On 09/01/2014 11:45 AM, Todd Allen wrote:
> On Mon, Sep 1, 2014 at 9:10 AM, Marc A. Pelletier <m...@uberbox.org> wrote:
> We've heard that before.

Oh, I'm pretty damn sure that the "stick to the timeline" idea isn't
going to get traction ever again.  :-)  But yeah in general recognizing
an error is not, in itself, proof against repeating it.  Errare humanum est.

> I don't think it's that the communities don't want any direction. It's that
> large, open projects historically managed by their volunteers are not
> amenable to top-down, authoritarian direction. All that will do is start
> fights, to the detriment of everyone and especially to the detriment of
> said projects. None of us are out a paycheck if we scale back our activity
> or walk away in disgust.

There's that, but there's also the (unavoidable) issue that Wikipedia
was revolutionnary, so it attracted a great deal of people who had
little to no desire to abide "The Man".  The problem is we /are/ "The
Man" now.

> That's contradicted by, among other things, ACTRIAL as mentioned above. The
> en.wp community came to a clear consensus for a major change, and the WMF
> shrugged and said "Nah, rather not."

That, IMO, is an example of what I call a shortsighted change.  It
*might* have been a good local change, in the end, but it nevertheless
was a fundamental dent in the project values in order to solve an
extremely local problem.  If I were the Foundation back then I probably
also would have refused to proceed without Licence-change-level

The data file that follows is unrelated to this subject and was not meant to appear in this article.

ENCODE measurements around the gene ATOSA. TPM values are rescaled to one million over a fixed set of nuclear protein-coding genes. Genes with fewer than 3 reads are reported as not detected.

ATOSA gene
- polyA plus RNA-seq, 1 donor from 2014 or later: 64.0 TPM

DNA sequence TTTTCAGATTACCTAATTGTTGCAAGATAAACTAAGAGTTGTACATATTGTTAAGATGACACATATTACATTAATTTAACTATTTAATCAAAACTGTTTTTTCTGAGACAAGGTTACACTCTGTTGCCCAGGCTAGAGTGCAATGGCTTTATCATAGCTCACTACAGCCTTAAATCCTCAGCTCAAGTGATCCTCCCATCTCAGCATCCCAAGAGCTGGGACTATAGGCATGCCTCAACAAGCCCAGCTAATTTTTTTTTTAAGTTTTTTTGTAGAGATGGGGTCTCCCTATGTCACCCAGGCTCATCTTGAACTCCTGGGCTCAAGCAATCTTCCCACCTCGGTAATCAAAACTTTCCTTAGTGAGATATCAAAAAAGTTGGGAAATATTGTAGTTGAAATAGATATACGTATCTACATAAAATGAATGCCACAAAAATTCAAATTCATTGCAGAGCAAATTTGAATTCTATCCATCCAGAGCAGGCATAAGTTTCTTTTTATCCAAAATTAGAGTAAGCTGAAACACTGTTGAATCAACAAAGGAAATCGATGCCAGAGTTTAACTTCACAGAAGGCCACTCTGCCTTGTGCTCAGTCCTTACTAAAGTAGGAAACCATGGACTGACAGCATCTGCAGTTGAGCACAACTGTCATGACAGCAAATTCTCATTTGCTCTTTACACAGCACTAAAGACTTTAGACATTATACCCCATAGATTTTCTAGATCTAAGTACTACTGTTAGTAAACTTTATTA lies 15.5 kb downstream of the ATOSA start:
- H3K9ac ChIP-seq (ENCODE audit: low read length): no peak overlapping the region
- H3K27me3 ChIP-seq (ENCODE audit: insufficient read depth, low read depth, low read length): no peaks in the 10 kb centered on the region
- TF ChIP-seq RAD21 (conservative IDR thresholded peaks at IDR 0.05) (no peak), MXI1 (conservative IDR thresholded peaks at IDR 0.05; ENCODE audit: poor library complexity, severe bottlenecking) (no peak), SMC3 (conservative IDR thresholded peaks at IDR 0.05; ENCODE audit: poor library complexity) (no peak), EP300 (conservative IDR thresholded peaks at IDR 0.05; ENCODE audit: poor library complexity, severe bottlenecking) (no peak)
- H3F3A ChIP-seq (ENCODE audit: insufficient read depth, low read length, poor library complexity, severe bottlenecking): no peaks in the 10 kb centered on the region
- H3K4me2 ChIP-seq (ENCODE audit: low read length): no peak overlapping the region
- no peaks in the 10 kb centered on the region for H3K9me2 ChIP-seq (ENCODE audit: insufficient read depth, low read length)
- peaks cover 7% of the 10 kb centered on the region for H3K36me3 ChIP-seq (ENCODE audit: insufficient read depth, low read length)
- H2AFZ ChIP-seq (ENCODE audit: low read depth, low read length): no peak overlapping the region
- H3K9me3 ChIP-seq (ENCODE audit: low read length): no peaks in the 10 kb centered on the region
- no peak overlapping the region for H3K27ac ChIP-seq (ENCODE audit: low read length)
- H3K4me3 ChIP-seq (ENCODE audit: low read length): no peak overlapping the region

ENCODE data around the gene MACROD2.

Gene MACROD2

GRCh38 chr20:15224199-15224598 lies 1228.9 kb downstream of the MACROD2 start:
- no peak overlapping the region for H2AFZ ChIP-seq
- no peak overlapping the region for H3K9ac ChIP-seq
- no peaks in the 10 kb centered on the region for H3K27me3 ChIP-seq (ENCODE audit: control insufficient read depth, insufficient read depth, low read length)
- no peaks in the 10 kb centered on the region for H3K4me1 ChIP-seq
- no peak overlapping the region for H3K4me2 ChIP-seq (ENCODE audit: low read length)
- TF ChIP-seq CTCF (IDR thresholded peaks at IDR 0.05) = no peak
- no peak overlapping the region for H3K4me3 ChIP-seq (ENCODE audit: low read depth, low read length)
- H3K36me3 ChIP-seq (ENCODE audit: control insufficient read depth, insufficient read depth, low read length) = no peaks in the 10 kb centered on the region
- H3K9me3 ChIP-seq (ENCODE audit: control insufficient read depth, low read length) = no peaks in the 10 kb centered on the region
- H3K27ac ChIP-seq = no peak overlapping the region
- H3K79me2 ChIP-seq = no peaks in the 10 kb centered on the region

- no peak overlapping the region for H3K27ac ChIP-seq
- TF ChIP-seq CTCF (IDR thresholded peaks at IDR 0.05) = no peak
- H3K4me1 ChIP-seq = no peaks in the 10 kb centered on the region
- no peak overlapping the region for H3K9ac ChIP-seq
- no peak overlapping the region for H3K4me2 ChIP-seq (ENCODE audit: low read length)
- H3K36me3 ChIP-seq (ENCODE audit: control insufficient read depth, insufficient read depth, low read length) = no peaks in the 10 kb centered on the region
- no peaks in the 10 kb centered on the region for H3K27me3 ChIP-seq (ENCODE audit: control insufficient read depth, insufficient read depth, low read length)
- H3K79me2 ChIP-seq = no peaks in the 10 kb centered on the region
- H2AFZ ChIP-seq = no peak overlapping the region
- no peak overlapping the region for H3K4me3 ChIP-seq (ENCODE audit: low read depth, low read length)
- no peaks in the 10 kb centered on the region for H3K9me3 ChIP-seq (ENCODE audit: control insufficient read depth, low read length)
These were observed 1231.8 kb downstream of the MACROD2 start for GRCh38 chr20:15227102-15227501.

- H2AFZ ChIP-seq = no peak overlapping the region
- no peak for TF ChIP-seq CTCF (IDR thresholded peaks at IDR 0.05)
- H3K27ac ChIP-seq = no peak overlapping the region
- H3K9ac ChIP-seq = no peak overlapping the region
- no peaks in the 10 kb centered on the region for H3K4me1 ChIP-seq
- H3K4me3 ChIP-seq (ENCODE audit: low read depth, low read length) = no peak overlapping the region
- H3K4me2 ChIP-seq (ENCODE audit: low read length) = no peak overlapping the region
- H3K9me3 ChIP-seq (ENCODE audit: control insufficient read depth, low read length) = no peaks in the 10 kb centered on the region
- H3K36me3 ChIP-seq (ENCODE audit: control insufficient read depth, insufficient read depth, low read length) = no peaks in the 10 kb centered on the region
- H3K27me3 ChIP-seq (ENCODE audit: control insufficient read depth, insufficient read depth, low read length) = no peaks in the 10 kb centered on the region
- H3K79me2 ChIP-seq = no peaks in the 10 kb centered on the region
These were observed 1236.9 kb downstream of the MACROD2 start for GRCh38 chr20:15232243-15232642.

consensus and a long consultation process - at the very least.

Like or not, the Foundation is in the odd position of being the guardian
of the "Big Picture"; local projects are exactly that - local.  What may
be a good local change may turn out to be globally disastrous (because
divergence, precedent, etc).  But that's getting into a discussion of
federalism as a concept (and whether the projects are de facto
federated) which may be interesting in itself but is way waaaay
off-topic.  :-)

> Regardless, same again: That needs to be met with good faith on the other
> side, to stop just plowing ahead when everyone's saying "WAIT, there's
> serious problems here!". Engagement doesn't work if it's the classic
> "suggestions box" positioned directly over a garbage can.

I don't think that's true.  At least, from my privileged position (where
I see much of the "internal" dev chatter from the sidelines) that has
never seemed to be the case.

> Change for the sake of change can easily be as dangerous.

That's true, to a point, but I can say with quite a bit of confidence
that nobody at the Foundation ever said "Let's change this" without a
solid "This seems to be an improvement because" behind it (or, at the
very least "Y is demonstrably broken, we don't know what's the best way
to fix it, let's try Z".

They may be *wrong*; but every bit of development I've seen is based on
a rational desire to improve and from reasonable assumptions about what
will be an improvement.

And, honestly, it's better to try and possibly fail to fix than it is to
avoid trying and definitely stay broken.

-- Marc

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